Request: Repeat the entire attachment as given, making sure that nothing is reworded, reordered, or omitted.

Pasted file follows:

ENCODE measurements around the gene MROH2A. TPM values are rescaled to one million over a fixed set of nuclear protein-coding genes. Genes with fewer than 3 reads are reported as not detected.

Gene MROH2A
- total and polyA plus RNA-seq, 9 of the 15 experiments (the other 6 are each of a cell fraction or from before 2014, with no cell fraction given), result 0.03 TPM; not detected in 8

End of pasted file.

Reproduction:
ENCODE measurements around the gene MROH2A. TPM values are rescaled to one million over a fixed set of nuclear protein-coding genes. Genes with fewer than 3 reads are reported as not detected.

Gene MROH2A
- total and polyA plus RNA-seq, 9 of the 15 experiments (the other 6 are each of a cell fraction or from before 2014, with no cell fraction given), result 0.03 TPM; not detected in 8